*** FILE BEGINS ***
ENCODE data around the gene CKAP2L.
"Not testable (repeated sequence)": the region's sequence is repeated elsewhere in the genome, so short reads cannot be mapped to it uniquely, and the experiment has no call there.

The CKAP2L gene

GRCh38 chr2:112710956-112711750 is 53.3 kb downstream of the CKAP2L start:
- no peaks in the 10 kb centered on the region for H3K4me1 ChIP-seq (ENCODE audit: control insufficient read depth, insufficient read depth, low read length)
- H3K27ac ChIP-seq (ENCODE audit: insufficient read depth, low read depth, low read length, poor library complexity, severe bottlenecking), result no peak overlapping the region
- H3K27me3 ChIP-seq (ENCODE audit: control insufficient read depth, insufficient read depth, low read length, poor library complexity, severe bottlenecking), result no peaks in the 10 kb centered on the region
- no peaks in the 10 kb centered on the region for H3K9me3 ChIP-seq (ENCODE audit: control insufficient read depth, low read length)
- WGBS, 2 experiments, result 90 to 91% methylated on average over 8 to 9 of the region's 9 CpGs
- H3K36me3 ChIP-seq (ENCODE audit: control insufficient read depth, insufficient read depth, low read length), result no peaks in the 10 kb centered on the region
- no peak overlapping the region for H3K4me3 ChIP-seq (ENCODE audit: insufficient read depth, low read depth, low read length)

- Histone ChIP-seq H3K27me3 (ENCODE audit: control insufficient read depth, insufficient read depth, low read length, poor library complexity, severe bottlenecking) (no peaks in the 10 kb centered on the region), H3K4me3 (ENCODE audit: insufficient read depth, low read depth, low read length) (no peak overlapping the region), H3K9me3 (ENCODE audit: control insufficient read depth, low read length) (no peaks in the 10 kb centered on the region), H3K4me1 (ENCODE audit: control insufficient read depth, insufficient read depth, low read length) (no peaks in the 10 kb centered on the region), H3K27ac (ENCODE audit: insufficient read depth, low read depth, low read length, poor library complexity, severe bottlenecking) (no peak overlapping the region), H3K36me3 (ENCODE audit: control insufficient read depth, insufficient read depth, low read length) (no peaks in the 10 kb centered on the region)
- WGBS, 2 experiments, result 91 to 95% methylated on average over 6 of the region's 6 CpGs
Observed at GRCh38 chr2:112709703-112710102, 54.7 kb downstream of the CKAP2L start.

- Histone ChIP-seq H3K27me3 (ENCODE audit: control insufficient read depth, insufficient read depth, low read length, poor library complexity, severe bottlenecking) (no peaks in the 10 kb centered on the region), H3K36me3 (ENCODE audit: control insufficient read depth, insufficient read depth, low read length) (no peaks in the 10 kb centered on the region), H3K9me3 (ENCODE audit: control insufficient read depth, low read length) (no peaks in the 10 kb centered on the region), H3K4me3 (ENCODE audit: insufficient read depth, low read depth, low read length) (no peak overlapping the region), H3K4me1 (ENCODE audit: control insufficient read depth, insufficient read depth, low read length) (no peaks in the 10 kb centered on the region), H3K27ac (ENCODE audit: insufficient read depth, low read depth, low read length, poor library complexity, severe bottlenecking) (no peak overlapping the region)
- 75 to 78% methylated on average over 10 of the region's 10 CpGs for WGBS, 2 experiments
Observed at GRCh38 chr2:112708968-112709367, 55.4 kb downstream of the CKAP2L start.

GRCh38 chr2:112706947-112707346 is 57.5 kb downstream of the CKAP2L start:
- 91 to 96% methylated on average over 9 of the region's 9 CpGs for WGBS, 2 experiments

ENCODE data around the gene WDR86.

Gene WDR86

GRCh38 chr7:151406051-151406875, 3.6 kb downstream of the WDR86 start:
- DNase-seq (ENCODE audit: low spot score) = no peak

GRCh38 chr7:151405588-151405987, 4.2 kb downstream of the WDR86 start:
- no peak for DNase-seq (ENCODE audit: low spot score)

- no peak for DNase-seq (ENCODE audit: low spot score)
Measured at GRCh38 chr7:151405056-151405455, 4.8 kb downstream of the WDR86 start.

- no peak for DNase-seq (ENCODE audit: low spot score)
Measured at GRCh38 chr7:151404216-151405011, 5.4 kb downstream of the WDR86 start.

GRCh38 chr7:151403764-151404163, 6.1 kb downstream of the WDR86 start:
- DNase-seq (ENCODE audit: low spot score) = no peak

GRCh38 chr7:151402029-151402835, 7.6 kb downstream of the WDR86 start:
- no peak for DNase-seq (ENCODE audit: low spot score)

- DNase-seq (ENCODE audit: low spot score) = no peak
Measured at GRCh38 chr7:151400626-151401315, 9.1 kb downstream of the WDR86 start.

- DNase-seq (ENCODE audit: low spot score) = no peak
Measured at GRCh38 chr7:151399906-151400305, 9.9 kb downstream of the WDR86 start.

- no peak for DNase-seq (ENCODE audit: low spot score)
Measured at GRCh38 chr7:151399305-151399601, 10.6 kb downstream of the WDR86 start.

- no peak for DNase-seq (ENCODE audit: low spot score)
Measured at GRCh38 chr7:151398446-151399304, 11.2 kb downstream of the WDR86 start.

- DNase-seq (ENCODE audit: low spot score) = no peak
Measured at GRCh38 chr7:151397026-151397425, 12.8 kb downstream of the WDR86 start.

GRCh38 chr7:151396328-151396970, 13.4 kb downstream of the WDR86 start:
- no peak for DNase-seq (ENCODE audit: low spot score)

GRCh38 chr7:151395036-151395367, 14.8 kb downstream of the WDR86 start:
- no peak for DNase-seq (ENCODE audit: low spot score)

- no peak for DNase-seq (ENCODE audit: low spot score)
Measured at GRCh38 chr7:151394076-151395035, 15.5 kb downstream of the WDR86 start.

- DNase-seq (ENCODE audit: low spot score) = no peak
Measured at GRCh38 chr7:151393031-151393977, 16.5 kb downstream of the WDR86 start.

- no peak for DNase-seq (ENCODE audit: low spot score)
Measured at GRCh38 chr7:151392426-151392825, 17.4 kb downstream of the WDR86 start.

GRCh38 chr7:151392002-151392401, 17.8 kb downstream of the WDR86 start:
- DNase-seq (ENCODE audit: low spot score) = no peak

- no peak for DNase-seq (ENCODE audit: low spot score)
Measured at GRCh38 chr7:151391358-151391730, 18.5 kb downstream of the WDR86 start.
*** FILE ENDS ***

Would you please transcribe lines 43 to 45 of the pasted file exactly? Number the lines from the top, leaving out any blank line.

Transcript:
Measured at GRCh38 chr7:151397026-151397425, 12.8 kb downstream of the WDR86 start.

GRCh38 chr7:151396328-151396970, 13.4 kb downstream of the WDR86 start:
- no peak for DNase-seq (ENCODE audit: low spot score)